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Remembering Percy Bysshe Shelley

img_6112On July 8, 1882, less than a month shy of his 30th birthday, poet Percy Bysshe Shelley drowned with two companions when his small sailboat encountered a storm off the Northwest coast of Italy.

His wife, Mary Shelley, would claim years later that the custom built boat had a defect in its construction and was not seaworthy, however most experts believe that despite her assertion and other theories involving pirates and assassination plots, a death wish on Shelley’s part, and even an alleged deathbed confession involving a local fisherman claiming to have rammed Shelley’s boat in order to rob him, that it was simply poor seamanship and the severe storm that was responsible for the vessel’s destruction.

Due to his extreme politics for the time, both socially and religiously, and his reckless behavior, Shelley did not find fame or even the widespread publication of his poetry during his lifetime. Fearing charges of blasphemy or sedition for his political and religious views, many publishers refused his work and what was published was done anonymously or for private distribution. His popularity was limited to other poets and literary circles for decades after his death, many of the Romantic, Victorian and Pre-Raphaelite schools, and including the poets Robert Browning, Alfred Lord Tennyson and Dante Gabriel Rossetti, who are featured prominently in Matthew Pearl’s recent novel, The Dante Chamber.

In 2008, “The Original Frankenstein” was published with Percy Shelley credited as coauthor, given the extensive alterations and contributions he is alleged to have made to Mary Shelley’s story. Some believe the couple conspired to give Mary sole credit for the work despite the bulk of the novel having been written by Percy, however much of the evidence to the support that is dismissed as anecdotal or coincidental.

img_6123After his drowning on July 8, Percy Bysshe Shelley’s body washed ashore and later, according to quarantine regulations, was cremated on the beach near Viareggio. The Funeral of Shelley by Louis Édouard Fournier depicts the cremation of Shelley on the beach with Edward John Trelawny, Leigh Hunt and Lord Byron in the foreground, and Mary Shelley kneeling behind them; despite Mary not being allowed to attend, Hunt remaining in his carriage and Byron leaving early, unable to bear the entire process. Based on the graphic description Trelawny offered later of the condition Shelley’s body was recovered in, this reaction on Byron’s part is not surprising.

Byron later said of his friend, “I never met a man who wasn’t a beast in comparison to him”. This was a more sentimental reaction than the English newspaper The Courier offered when announcing the avowed atheist’s death, “Shelley, the writer of some infidel poetry, has been drowned; now he knows whether there is God or no,” because what good is a newspaper if not to have the last word on a man’s tragic death?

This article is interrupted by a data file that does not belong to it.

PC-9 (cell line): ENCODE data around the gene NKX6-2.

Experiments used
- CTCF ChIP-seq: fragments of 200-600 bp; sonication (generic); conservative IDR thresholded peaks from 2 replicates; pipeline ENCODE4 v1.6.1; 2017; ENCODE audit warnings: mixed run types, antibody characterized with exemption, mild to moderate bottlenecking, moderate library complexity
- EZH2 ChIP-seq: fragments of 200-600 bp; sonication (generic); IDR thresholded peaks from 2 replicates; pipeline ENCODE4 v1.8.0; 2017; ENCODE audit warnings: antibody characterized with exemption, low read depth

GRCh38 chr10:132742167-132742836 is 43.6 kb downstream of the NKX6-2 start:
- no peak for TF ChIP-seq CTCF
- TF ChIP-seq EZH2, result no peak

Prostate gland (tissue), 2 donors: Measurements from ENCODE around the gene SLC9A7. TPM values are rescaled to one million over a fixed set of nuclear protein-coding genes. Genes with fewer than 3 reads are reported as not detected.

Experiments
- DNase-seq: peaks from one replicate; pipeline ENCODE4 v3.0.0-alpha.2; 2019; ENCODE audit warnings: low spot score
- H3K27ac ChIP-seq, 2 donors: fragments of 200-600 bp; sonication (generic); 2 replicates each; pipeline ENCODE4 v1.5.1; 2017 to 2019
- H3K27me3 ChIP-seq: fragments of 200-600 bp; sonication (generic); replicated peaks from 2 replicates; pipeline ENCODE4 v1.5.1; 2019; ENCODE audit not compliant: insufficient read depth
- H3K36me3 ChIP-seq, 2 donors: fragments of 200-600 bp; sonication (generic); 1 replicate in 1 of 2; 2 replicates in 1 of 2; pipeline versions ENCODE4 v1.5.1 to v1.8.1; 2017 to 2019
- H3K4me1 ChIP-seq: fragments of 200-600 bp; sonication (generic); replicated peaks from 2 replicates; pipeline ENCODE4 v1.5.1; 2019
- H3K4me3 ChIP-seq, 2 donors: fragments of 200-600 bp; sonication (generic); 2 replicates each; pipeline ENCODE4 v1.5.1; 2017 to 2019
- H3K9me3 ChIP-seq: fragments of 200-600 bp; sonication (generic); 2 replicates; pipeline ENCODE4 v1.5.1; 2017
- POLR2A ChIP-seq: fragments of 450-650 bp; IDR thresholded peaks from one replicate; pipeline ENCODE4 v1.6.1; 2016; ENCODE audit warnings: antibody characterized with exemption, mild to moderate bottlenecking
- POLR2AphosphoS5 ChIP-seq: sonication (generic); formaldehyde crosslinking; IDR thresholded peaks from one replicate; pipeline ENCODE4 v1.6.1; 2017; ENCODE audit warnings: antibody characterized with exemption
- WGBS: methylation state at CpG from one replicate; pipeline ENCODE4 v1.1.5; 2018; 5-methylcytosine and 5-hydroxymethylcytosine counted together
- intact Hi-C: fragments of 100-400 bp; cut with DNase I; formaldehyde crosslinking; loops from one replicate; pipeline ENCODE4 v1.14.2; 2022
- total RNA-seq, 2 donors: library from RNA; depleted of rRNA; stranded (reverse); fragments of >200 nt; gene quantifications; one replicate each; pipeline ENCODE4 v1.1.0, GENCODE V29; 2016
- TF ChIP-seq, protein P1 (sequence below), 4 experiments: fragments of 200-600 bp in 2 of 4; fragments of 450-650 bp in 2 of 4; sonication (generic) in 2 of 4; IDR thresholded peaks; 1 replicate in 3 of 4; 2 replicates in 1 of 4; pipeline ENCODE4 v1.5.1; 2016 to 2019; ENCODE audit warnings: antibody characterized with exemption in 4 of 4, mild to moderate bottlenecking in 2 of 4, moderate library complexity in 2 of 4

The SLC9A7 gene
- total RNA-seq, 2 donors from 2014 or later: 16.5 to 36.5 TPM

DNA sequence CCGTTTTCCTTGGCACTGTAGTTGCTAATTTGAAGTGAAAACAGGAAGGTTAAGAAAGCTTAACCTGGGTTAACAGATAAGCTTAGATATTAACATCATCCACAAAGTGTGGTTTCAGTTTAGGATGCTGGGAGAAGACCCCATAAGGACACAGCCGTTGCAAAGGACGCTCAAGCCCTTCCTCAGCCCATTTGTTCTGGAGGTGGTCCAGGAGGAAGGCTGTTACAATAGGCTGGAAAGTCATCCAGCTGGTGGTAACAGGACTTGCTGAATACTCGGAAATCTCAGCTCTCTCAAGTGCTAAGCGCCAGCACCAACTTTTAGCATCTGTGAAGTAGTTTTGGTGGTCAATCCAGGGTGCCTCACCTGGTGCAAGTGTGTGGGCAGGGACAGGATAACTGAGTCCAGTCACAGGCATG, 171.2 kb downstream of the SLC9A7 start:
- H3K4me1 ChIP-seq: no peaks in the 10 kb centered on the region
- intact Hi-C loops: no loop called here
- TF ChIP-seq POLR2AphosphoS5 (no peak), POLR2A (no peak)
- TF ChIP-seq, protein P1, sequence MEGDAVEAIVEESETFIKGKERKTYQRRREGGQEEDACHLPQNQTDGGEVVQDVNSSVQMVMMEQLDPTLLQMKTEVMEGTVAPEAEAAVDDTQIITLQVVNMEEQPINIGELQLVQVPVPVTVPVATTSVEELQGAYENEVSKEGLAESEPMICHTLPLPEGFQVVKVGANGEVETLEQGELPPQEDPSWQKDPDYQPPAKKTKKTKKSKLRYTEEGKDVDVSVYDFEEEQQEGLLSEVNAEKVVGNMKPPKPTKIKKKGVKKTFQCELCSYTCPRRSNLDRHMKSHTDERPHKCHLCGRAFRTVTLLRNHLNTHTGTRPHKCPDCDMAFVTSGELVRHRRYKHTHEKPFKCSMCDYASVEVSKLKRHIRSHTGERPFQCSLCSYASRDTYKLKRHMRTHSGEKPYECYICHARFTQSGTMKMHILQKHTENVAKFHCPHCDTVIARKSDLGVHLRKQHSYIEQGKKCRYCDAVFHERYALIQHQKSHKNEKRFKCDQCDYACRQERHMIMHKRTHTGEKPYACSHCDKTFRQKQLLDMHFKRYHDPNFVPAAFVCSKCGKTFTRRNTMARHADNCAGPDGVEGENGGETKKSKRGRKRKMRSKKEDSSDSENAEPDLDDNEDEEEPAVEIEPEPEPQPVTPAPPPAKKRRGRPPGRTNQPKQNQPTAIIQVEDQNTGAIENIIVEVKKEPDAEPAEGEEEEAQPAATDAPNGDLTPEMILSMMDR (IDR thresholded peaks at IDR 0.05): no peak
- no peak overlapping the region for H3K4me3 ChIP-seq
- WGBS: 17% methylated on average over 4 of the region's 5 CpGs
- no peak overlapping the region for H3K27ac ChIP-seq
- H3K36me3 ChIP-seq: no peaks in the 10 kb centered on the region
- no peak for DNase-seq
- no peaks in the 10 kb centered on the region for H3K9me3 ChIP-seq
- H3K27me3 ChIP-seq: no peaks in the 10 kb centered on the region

Oscar Wilde’s Unhappy Comma

Oscar WildeTwo years after the death of Oscar Wilde one of his friends named Robert H. Sherard released a privately printed volume titled “Oscar Wilde: The Story of an Unhappy Friendship”. In 1905 the book was published publicly, and was soon followed by other biographical works about Wilde written by Sherard.

In ‘Unhappy Friendship’, Sherard recounted the comma story, and the context suggested that he’d heard the tale directly from Wilde.

While this story had appeared as early as 1884 in newspapers, under various titles including “Oscar’s Morning Work”, this retelling by Sherard became the most well known and became the basis for the many versions and adaptations of the quote that have been disseminated.

From Sherard’s telling the quote goes:

“I was working on the proof of one of my poems all the morning and took out a comma.”

“And in the afternoon?”

“In the afternoon—well, I put it back again.”

For a more extensive explanation of the citations and history of this story and quite, you should check out the QuoteInvestigator’s reporting of the history of this famous quote.



A Too-Late List for Mr. Poetic Fiction

“Maybe you can help me,” my co-worker said after she waved me over, “That customer over there is looking for ‘poetically written contemporary fiction.’ Everything I’ve suggested he’s pooh-poohed already.”

I made a face. I made a face like I… well, like I had to pooh-pooh a little. What does that even mean? Poetically written contemporary fiction?

First of all, the definition of contemporary depends on the person. You might think contemporary and modern are synonymous. Sounds like it. Maybe. Nope. I made that mistake when I took a class once called “Modern Philosophy.” That branch of philosophical namby-pambying starts in the 17th century. In a big picture kind of way sure, that’s modern times, but not for a 19 years old college kid. Contemporary philosophy, while closer to the mark, is still old. It picks up towards the end of the 19th century.